In what was already a fraught start to the new decade, Boeing (BA) is again, unfortunately, in the headlines. A Boeing 737-800 passenger jet operated by Ukraine International Airlines crashed just minutes after takeoff from Tehran on Wednesday morning, killing all 176 passengers and crew on board. The plane is a different model than Boeing’s troubled 737 Max, which has been out of circulation since March 2019. To recap, 346 people were killed in two fatal crashes within a few months of each other in 2018 and 2019 resulting in the aircraft being grounded worldwide.
The latest tragic event involving a Boeing plane is likely to further up the pressure on the beleaguered multinational, which is still trying to recover from what has been one of the worst crises in the company’s century long history.
Boeing recently announced the suspension of production on the 737 Max. The company has continued producing new models since the grounding of its best-selling aircraft but due to the suspension of flights, has been unable to deliver the units to customers or collect payment, causing a pile up at its various storage facilities. The manufacturer said it had a backlog of 400 undelivered planes in storage.
Matters haven’t been helped any further by the Federal Aviation Administration’s admission its review of the planes will extend further into the year, with no set date yet for the model to return to service. Further adding to the turmoil, in December Boeing fired CEO Dennis Muilenburg who was unable to steady the company through the crisis.
The cash-draining issues have caused Cowen’s Cai Rumohr to reassess his thesis on BA. The 5-star analyst thinks “the stock may drift until BA can demonstrate momentum recovering from the MAX crisis.”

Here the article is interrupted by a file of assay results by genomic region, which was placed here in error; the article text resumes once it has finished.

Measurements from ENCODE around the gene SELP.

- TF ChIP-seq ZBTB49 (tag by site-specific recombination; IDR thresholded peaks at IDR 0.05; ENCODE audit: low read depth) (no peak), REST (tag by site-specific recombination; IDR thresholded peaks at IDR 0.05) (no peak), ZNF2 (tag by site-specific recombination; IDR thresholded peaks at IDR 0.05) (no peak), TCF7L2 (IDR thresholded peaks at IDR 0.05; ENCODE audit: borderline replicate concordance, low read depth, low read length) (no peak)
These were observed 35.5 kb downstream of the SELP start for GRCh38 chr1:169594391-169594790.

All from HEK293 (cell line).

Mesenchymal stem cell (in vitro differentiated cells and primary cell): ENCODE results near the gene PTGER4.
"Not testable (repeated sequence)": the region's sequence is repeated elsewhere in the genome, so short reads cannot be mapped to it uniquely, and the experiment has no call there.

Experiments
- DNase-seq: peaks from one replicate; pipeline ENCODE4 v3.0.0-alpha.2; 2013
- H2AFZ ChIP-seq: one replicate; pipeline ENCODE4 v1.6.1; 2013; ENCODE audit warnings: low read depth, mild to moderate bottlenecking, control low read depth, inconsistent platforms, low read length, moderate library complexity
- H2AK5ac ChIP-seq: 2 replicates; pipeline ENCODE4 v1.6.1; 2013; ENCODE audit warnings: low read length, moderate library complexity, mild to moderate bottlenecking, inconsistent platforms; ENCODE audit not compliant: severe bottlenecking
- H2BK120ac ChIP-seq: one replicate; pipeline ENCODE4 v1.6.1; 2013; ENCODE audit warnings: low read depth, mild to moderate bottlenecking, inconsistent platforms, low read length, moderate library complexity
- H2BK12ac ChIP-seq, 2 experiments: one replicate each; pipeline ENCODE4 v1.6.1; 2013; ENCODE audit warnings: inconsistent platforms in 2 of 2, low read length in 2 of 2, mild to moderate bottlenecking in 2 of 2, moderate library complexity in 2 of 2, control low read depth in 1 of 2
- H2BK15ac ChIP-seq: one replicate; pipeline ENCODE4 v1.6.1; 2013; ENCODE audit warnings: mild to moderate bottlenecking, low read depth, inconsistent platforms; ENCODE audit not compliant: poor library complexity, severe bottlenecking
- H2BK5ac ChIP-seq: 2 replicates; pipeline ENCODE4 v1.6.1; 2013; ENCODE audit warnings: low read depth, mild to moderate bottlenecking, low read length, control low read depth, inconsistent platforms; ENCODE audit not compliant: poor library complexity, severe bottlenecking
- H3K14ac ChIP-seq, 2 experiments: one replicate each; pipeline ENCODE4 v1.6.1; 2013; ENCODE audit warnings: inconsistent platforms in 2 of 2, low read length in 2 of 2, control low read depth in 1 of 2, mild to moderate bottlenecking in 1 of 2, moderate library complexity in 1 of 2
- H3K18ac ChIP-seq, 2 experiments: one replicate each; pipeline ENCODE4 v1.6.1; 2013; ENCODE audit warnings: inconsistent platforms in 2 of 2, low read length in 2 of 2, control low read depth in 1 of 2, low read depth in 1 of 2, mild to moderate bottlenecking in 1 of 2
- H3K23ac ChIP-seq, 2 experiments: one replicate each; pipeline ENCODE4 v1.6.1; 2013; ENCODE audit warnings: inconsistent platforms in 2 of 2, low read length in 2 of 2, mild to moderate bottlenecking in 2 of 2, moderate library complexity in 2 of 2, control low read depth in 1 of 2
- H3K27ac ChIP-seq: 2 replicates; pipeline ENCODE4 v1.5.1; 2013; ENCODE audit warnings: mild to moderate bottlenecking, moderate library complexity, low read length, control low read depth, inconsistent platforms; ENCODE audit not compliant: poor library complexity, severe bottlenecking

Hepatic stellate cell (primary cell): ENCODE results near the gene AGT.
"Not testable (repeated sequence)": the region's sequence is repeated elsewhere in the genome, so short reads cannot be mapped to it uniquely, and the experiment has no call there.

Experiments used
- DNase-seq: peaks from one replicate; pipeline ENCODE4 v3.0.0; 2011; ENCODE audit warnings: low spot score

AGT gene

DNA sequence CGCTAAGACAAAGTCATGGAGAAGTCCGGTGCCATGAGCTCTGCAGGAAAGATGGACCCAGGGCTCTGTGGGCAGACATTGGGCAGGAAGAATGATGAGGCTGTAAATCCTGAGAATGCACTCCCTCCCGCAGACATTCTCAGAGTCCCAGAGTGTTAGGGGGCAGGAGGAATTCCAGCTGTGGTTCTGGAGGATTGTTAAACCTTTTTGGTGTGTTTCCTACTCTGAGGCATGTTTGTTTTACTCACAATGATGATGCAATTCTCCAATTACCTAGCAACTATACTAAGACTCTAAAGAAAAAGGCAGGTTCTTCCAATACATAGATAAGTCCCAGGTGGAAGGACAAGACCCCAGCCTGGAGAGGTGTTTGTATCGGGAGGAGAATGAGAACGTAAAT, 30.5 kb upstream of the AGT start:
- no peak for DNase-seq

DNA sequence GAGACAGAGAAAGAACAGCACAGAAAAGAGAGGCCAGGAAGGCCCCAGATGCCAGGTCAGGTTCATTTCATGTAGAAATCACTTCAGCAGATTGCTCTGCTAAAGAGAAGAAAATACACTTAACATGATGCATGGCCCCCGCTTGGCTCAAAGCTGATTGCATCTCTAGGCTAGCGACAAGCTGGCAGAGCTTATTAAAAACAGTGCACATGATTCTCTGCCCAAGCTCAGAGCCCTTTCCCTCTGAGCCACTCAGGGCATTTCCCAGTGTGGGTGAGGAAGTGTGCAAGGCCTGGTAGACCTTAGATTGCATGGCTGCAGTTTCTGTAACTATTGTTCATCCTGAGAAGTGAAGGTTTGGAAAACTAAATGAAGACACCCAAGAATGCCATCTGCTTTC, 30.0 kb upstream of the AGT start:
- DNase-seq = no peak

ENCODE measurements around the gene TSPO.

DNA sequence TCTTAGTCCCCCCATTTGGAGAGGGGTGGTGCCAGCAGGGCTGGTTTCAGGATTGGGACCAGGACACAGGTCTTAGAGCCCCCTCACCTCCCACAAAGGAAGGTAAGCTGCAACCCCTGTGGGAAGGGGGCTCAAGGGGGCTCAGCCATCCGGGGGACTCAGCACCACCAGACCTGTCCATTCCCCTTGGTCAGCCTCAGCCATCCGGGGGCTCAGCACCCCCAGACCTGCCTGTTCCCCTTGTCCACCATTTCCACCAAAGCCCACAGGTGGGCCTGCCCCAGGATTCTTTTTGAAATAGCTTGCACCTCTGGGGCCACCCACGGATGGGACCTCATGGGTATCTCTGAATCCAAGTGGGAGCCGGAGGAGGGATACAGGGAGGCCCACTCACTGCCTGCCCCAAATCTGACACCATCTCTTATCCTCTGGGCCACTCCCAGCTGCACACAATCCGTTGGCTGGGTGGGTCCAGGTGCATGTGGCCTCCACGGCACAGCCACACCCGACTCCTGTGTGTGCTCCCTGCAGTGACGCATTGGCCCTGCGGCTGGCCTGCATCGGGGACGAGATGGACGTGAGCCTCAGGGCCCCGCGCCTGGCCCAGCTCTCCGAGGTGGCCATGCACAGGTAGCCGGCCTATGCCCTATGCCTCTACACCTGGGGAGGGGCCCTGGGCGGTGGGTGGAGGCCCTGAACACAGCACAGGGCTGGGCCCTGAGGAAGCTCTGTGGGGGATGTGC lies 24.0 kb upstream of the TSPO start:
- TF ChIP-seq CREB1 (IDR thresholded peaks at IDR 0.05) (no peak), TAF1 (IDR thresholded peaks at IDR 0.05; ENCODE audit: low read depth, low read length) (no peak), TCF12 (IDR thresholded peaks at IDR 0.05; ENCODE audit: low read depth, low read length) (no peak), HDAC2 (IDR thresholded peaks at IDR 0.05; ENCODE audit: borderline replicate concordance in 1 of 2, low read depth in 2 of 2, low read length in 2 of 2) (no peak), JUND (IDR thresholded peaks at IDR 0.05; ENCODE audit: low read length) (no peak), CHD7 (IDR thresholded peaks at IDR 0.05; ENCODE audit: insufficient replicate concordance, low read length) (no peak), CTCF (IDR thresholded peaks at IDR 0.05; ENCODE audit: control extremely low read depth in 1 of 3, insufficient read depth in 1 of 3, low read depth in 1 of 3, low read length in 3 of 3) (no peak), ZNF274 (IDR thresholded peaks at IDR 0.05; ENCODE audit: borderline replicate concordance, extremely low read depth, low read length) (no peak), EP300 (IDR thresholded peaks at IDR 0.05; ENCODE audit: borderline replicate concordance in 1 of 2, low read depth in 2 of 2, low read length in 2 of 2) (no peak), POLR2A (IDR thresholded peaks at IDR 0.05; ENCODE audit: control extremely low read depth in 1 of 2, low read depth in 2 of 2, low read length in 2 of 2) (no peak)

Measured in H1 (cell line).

Therefore, Rumohr downgraded his rating on BA from Outperform to Market Perform, while also lowering the price target from $419 to $371. (To watch Rumohr’s track record, click here)
Rumohr further explained, “We’re paring our 2020-21 CFPS estimates to ~$15 (dn $3) and ~$26 (dn $5.50), respectively, to reflect likely (1) higher costs from the MAX production suspension, (2) larger customer compensation charges, and (3) extended burnoff of MAX advances from the delivery pushout. 2022 cash flow looks flattish as lower 737 deliveries are offset/ outweighed by (1) continuing healthy underlying cash from the 787, BDS, and Services, (2) favorable 777X swing as deliveries ramp, and (3) easing MAX customer compensation costs. But this assumes air traffic holds up and a peaceful 6/22 IAM contract renegotiation.”
TipRanks suggests caution has Wall Street fairly divided in its expectations on BA. Out of 18 analysts polled in the last 3 months, the fence sitters rule the majority, with 9 rating a “hold” on the aerospace giant, 8 maintaining a “buy,” and 1 issuing a “sell.” The consensus average price target points to $376.17, or 13% upside potential for the stock. (See Boeing stock analysis on TipRanks)